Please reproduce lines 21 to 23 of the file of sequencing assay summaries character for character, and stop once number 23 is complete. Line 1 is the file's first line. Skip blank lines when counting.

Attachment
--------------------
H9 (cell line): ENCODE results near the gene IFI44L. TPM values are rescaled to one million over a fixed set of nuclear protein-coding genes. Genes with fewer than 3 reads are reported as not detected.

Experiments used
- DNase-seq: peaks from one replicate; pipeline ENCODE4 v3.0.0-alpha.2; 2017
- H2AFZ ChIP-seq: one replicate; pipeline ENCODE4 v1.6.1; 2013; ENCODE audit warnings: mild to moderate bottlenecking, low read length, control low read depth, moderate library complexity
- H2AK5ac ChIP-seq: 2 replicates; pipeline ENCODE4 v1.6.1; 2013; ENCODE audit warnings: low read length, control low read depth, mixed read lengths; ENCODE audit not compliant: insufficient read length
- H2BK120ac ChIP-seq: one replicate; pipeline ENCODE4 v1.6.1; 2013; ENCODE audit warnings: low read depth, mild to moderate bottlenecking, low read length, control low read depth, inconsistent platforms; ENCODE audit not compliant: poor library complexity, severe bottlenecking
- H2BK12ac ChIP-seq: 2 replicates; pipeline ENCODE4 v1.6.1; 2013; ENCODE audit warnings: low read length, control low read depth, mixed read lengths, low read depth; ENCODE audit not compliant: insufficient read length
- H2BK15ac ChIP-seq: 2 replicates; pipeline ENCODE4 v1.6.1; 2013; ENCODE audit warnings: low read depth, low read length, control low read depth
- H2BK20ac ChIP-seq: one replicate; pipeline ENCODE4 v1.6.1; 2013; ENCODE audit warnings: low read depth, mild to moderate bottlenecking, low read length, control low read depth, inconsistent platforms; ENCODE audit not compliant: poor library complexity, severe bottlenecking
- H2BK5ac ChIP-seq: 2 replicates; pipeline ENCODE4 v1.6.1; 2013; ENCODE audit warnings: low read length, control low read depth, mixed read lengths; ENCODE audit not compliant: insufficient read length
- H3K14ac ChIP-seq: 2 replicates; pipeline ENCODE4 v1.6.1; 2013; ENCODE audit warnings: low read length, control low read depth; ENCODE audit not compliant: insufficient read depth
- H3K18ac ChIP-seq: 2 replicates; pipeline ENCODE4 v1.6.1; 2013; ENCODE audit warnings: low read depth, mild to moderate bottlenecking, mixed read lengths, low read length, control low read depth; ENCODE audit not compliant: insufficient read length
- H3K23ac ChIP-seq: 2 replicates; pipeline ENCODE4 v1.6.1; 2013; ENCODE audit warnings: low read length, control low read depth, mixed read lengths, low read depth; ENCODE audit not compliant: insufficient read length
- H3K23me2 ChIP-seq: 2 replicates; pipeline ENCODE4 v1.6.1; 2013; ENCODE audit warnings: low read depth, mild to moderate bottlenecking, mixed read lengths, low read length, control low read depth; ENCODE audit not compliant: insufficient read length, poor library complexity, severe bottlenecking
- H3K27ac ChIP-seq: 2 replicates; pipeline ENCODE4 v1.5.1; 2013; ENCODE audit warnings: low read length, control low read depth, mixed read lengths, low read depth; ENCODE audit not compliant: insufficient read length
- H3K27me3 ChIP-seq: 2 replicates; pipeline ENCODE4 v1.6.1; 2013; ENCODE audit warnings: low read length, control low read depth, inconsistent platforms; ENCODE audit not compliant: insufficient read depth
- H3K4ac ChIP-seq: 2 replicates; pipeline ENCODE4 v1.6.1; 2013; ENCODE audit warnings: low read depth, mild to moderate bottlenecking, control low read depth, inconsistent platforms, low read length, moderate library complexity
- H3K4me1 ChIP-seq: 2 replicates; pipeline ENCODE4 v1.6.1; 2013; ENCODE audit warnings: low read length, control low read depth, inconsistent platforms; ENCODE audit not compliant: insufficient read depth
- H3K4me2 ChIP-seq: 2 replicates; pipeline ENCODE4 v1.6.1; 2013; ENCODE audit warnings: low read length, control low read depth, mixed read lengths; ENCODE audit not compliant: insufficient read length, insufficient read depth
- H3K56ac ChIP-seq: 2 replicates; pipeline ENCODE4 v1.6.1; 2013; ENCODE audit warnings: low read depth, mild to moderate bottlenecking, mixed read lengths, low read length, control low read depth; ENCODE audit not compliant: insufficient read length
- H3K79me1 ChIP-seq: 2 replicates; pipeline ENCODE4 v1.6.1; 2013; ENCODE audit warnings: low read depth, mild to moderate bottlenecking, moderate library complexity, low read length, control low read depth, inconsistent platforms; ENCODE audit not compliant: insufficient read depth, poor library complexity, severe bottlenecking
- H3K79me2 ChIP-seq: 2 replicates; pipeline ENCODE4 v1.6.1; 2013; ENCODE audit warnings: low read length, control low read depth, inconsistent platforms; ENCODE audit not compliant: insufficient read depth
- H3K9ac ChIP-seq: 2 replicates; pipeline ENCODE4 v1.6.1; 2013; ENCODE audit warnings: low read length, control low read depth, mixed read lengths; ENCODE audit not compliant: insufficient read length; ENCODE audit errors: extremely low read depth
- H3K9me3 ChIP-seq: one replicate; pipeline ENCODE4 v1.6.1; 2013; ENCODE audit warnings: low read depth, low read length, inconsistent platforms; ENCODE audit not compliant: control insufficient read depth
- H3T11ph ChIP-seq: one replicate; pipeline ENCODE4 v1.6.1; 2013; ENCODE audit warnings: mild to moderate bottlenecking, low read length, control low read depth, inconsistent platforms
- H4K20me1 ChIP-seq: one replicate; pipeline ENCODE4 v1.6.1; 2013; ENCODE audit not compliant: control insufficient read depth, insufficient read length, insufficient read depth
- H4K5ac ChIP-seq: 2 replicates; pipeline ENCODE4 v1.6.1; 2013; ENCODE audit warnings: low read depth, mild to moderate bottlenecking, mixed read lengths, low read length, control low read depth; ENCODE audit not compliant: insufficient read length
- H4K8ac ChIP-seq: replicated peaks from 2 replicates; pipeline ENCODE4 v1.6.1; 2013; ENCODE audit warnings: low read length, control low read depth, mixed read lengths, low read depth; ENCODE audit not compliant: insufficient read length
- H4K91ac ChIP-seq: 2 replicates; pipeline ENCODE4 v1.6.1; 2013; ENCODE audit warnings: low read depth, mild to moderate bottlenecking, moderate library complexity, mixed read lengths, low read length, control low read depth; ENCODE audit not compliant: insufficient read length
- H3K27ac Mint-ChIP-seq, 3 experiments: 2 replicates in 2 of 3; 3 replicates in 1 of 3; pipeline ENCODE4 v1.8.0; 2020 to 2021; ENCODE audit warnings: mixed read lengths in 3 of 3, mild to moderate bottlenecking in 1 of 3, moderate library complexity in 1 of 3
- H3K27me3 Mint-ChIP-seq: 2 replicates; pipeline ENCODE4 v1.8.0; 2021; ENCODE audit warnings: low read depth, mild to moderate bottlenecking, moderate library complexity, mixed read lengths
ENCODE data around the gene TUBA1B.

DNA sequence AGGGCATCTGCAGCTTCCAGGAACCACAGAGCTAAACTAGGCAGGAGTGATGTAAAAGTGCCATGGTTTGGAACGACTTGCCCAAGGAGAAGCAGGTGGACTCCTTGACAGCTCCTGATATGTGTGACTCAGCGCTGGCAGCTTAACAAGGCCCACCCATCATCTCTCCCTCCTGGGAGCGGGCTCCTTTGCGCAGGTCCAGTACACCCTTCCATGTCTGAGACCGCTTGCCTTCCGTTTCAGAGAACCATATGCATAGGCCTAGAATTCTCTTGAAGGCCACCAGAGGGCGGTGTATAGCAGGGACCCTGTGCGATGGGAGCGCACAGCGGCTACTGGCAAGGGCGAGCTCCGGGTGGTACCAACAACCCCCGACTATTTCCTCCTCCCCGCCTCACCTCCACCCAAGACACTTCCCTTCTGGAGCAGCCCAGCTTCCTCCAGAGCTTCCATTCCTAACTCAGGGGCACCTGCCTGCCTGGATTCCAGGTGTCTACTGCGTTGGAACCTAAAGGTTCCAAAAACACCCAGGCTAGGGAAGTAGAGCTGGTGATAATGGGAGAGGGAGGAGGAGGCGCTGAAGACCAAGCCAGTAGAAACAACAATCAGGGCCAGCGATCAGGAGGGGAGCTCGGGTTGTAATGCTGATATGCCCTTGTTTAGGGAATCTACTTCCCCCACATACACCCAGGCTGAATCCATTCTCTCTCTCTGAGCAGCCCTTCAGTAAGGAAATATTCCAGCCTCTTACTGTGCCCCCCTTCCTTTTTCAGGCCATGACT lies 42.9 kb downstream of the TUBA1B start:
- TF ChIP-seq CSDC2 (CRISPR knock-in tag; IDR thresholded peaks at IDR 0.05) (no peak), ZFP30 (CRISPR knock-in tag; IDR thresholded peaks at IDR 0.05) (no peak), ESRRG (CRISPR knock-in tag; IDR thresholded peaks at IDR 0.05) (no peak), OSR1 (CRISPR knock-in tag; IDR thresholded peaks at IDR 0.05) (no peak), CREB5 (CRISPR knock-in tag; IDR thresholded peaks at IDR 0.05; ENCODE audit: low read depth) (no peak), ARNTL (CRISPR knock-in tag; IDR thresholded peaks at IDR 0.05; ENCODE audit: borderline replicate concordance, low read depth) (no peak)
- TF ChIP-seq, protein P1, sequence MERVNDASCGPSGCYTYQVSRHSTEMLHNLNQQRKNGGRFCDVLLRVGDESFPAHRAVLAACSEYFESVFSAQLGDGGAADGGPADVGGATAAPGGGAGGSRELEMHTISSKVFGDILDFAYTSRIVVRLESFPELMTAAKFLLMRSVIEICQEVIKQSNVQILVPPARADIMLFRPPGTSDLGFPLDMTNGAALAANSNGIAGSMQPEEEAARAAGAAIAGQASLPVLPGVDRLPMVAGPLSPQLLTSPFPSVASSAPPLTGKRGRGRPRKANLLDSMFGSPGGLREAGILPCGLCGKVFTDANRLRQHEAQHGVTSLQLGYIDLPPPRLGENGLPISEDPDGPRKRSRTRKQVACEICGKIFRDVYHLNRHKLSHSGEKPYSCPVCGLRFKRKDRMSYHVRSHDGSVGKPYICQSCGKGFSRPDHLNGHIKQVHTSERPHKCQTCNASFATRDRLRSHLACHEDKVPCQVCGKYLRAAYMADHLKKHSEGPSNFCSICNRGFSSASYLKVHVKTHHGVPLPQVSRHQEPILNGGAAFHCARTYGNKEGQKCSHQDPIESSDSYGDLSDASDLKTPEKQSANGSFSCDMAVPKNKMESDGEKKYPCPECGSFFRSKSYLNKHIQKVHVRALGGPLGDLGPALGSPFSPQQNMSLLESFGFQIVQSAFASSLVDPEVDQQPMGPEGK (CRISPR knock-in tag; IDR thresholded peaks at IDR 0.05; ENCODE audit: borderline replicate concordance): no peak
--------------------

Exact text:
- H3K79me1 ChIP-seq: 2 replicates; pipeline ENCODE4 v1.6.1; 2013; ENCODE audit warnings: low read depth, mild to moderate bottlenecking, moderate library complexity, low read length, control low read depth, inconsistent platforms; ENCODE audit not compliant: insufficient read depth, poor library complexity, severe bottlenecking
- H3K79me2 ChIP-seq: 2 replicates; pipeline ENCODE4 v1.6.1; 2013; ENCODE audit warnings: low read length, control low read depth, inconsistent platforms; ENCODE audit not compliant: insufficient read depth
- H3K9ac ChIP-seq: 2 replicates; pipeline ENCODE4 v1.6.1; 2013; ENCODE audit warnings: low read length, control low read depth, mixed read lengths; ENCODE audit not compliant: insufficient read length; ENCODE audit errors: extremely low read depth